I have broken the hour plus presentation into three logically-ordered, consecutive parts under the general title The Christian Military Chaplaincy: An Orwellian Ministry.
- Part one is titled A Ministry of the Ministry of Truth.
- Part two: A Ministry of the Ministry of Love.
- And part three: A Ministry of the Ministry of Peace.
Over the next three days, one per day will our Fast Food Helping. Since each segment is about thirty minutes I am sending one per day in both video and audio-only format via Dropbox. This is the only way the video and audio format could be transmitted together and still be received on a normal computer. I am sending the audio only, an mp3, along with the video because at a length of thirty minutes you may prefer to put the presentation on your iPhone etc. and listen to it in some other place, e.g., bus, car, plane, walking, etc., than in front of a computer screen. To open the Dropbox and access both formats simultaneously, just click on the URL below. Then click on mp3 for audio only or mv4 for video only. If you have any problems with the Dropbox let me know.
I have also attached an Christian Military Chaplaincy Part Three. The caveat here is that this is a transcript of a verbal presentation and will not read like an essay. But, it is totally accurate.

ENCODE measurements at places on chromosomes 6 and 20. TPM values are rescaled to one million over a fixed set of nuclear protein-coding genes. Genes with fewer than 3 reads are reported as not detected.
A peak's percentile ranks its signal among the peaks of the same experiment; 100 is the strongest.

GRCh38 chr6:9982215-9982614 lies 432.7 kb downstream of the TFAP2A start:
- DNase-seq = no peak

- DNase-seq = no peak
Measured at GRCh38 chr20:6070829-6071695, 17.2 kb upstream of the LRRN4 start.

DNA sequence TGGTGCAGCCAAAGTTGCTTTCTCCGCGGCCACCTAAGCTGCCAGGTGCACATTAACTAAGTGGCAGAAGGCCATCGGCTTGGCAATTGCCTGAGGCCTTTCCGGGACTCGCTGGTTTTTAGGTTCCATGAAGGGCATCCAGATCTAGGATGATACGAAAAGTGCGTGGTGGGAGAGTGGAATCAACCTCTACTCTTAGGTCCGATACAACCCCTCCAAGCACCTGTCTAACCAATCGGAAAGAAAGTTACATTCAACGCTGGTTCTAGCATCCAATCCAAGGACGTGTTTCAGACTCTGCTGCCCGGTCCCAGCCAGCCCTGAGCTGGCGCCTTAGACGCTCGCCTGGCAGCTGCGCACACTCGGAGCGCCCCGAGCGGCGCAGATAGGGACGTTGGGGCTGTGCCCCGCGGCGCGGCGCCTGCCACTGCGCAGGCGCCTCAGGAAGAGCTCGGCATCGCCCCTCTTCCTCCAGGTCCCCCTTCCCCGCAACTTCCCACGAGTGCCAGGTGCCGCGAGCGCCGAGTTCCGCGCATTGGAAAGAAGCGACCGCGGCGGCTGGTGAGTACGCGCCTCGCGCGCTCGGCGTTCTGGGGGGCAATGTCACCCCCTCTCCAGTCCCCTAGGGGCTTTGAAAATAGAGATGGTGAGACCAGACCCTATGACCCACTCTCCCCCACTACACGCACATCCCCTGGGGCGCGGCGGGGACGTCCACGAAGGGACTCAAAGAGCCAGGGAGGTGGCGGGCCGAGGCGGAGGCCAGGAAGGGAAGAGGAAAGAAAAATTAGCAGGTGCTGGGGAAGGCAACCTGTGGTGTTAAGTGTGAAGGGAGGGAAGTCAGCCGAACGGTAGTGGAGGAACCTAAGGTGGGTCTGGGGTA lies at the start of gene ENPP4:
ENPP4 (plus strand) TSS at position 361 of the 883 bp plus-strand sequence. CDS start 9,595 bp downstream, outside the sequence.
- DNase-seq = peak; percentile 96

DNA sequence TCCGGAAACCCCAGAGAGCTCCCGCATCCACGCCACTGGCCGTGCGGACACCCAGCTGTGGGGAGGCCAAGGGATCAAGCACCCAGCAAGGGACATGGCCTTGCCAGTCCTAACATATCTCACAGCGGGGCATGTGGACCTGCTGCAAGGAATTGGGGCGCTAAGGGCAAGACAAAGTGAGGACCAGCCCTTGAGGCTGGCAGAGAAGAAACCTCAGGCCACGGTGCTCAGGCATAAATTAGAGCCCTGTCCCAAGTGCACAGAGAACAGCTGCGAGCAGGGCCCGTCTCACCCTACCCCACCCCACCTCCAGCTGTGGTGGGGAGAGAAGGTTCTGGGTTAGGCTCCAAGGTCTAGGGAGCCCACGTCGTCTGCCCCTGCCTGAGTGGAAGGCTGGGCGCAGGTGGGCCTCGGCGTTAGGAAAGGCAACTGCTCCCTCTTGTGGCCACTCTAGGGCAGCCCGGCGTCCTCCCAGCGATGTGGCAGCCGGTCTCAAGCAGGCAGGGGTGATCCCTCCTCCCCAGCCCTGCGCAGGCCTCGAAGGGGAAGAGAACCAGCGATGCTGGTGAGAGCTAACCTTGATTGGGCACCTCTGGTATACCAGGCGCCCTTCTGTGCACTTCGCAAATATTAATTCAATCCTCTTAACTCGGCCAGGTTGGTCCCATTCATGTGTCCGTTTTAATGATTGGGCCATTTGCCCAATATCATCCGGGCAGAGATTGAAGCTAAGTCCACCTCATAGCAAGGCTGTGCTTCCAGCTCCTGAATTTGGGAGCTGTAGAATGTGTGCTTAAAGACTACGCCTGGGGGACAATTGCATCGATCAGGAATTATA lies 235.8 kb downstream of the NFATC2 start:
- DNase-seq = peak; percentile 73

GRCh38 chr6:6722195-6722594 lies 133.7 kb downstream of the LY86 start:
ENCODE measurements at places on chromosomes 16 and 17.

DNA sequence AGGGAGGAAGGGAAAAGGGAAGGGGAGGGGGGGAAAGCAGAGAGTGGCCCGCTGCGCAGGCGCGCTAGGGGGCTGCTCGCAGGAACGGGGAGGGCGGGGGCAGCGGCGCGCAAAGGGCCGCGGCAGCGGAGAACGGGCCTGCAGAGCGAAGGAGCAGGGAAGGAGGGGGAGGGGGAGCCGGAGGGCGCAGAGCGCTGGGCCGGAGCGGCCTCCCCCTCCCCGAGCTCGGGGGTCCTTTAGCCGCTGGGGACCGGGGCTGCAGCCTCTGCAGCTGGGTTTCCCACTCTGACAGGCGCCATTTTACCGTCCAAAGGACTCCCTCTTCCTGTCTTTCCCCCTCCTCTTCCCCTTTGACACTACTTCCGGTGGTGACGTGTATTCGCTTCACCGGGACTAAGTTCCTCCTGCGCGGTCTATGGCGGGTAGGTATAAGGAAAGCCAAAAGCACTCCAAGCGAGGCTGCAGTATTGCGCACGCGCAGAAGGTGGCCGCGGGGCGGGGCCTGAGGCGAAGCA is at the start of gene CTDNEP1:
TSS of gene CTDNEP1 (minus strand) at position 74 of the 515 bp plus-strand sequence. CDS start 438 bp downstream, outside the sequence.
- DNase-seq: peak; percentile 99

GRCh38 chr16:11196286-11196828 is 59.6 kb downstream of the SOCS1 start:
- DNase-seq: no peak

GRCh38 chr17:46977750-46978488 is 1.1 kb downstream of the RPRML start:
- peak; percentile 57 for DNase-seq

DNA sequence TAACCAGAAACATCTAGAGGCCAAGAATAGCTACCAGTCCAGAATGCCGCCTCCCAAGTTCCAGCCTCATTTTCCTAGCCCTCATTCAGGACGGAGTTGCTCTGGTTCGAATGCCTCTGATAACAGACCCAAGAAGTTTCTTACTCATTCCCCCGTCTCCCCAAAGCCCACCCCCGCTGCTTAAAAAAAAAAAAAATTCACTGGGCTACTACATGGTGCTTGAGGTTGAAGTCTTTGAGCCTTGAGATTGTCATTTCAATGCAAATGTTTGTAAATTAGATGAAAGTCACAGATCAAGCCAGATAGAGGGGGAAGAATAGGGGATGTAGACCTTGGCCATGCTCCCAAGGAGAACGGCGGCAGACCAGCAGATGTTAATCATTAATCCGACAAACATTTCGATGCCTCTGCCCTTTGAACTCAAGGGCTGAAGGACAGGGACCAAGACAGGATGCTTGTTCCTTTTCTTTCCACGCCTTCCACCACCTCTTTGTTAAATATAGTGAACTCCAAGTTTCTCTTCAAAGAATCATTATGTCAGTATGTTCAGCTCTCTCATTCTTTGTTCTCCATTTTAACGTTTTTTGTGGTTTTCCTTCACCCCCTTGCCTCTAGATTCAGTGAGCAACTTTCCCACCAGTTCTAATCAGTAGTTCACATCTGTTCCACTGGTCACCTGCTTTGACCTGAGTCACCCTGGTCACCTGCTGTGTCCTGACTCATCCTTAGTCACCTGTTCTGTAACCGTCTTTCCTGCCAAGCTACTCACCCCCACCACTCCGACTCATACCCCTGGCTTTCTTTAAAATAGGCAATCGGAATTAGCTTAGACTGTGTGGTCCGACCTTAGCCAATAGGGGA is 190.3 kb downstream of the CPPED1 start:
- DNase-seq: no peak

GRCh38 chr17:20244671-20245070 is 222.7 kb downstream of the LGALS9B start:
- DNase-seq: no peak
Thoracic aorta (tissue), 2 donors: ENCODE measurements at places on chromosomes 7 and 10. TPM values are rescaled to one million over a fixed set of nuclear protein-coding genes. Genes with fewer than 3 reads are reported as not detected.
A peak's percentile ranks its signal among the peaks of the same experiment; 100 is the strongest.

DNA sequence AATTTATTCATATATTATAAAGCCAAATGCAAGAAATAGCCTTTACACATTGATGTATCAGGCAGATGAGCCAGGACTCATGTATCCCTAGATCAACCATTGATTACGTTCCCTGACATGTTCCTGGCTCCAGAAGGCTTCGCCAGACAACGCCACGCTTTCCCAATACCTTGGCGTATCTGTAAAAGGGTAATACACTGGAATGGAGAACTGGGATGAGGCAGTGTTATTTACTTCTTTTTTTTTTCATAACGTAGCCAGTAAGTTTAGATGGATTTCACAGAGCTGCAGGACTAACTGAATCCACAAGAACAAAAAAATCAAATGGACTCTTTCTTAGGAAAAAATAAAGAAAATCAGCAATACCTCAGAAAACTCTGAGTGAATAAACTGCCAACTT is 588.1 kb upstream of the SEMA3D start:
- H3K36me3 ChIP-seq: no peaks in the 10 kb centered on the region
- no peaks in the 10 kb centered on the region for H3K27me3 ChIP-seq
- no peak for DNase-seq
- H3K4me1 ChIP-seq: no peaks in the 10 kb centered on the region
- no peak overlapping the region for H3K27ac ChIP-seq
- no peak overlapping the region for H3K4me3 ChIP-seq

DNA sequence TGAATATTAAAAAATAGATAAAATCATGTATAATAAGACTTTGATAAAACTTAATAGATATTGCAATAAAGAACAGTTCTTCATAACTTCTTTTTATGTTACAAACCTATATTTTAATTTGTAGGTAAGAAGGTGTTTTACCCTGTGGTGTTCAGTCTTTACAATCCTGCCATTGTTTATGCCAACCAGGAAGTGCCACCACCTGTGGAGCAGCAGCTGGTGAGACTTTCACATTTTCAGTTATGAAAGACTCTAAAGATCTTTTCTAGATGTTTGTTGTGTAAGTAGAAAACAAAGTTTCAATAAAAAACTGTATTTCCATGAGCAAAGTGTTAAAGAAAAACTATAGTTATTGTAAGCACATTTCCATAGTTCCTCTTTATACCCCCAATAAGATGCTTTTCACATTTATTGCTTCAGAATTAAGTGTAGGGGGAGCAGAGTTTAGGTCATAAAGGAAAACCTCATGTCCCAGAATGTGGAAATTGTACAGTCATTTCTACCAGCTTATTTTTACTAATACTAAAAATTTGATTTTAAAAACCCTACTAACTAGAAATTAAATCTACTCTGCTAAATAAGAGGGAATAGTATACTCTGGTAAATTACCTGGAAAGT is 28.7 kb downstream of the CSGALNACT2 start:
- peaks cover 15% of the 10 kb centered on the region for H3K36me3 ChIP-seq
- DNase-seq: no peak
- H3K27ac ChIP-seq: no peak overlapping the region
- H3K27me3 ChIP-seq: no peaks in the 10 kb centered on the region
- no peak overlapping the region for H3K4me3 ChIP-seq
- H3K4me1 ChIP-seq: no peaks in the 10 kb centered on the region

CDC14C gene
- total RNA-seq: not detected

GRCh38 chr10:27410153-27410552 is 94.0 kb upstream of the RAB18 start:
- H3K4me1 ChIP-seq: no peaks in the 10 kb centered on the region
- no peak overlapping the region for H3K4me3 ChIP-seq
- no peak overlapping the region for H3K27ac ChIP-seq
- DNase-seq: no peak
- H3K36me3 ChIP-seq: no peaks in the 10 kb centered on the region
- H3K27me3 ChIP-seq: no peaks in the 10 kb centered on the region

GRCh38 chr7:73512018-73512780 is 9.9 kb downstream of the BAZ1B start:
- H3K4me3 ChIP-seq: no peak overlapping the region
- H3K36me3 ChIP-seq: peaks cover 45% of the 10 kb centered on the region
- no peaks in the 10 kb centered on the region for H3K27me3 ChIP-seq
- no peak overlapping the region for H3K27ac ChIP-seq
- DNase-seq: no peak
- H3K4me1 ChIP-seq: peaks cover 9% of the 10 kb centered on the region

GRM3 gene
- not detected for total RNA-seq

I hope this is helpful to you in some way in fathoming the depth of the false witness to the teaching of Jesus on violence and enmity in the Gospels, which the U.S. Military Chaplaincy presents to Christians and to the non-Christian public in general with the backing of tens of millions of dollars each year from the U.S. government.
Do send a video, audio or print copy—or all three— to your Bishop, priest, minister and to any military chaplain you may know.
In case you missed it. The story told from the viewpoint of a soldier. It was really quite good!
This video was posted by Shelley Douglass on Facebook. She writes:
“This video is made of actions taken at Notre Dame University during the Viet Nam war – the Notre Dame resistance, which sponsored marches and a Resistance Mass at the foot of touchdown Jesus. Members of the resistance turned in their torn-up draft cards at the offertory procession. The celebrant was Archbishop Thomas Roberts of England, with Fr Dave Burrell CSC and others. The background music is the Missa Luba, which was a constant accompaniment to our lives those days. We were so full of hope! We’re a bit battered, but many of us (those who are still alive) keep up the struggle. (Tim McCarry, Presente)!”